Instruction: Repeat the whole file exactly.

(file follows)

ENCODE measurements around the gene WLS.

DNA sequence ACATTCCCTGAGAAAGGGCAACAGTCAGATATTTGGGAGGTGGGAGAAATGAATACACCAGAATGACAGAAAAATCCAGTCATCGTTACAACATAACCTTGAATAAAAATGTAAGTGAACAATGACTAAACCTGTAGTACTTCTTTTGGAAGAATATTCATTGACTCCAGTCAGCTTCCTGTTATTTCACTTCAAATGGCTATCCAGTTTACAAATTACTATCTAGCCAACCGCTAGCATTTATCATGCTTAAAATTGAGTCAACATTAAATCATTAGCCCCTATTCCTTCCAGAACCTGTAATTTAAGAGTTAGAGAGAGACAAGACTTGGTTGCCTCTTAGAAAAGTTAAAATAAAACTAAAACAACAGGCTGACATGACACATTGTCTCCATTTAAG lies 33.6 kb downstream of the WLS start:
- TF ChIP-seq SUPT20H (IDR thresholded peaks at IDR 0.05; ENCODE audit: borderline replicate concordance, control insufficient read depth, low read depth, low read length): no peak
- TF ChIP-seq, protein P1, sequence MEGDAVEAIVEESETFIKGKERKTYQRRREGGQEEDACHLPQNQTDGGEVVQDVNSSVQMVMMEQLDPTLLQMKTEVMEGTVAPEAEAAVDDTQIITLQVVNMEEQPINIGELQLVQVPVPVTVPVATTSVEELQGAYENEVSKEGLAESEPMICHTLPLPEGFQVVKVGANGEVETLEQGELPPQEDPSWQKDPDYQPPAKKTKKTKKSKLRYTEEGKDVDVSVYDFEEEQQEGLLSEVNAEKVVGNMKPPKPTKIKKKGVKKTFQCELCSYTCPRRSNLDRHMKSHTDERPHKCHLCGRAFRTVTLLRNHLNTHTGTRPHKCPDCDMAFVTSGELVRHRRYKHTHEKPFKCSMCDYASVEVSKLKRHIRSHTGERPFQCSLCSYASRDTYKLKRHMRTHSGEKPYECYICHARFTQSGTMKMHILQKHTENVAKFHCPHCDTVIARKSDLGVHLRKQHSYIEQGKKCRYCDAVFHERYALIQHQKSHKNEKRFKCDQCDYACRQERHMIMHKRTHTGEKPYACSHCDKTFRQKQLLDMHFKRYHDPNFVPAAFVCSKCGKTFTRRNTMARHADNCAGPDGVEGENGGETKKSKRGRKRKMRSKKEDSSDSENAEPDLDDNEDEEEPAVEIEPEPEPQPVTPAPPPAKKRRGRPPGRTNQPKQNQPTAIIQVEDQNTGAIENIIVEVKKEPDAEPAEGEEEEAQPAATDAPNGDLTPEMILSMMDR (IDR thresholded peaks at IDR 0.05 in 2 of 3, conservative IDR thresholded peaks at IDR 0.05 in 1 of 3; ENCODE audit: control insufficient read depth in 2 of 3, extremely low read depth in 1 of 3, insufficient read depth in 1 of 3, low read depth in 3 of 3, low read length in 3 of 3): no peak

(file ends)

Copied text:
ENCODE measurements around the gene WLS.

DNA sequence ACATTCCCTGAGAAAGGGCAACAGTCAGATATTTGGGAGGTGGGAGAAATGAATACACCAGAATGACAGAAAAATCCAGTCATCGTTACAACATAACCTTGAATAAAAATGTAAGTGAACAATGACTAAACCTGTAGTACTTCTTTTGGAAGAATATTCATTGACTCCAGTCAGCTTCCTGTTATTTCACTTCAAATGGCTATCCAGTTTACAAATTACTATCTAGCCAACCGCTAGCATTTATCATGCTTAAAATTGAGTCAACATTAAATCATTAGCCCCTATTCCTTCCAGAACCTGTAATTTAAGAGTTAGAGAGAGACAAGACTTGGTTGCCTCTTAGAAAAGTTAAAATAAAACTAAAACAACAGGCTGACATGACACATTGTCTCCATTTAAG lies 33.6 kb downstream of the WLS start:
- TF ChIP-seq SUPT20H (IDR thresholded peaks at IDR 0.05; ENCODE audit: borderline replicate concordance, control insufficient read depth, low read depth, low read length): no peak
- TF ChIP-seq, protein P1, sequence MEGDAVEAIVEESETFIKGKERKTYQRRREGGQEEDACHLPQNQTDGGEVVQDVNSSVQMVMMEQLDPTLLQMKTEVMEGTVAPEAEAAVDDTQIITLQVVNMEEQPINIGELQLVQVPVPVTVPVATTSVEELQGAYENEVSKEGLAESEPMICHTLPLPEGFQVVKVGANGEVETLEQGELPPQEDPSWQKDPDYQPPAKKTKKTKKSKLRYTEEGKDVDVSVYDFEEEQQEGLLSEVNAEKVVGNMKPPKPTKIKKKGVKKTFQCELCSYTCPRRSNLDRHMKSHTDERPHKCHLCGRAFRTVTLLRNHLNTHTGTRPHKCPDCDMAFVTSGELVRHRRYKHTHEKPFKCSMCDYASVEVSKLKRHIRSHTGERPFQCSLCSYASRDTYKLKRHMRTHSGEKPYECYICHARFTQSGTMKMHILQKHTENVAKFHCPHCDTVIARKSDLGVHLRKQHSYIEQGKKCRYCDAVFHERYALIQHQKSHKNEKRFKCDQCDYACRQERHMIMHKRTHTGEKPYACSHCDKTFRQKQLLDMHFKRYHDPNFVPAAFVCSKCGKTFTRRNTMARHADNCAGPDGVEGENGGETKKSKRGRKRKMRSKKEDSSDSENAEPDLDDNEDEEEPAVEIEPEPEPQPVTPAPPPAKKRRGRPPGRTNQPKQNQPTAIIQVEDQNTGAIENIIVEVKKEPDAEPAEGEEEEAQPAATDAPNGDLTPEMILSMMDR (IDR thresholded peaks at IDR 0.05 in 2 of 3, conservative IDR thresholded peaks at IDR 0.05 in 1 of 3; ENCODE audit: control insufficient read depth in 2 of 3, extremely low read depth in 1 of 3, insufficient read depth in 1 of 3, low read depth in 3 of 3, low read length in 3 of 3): no peak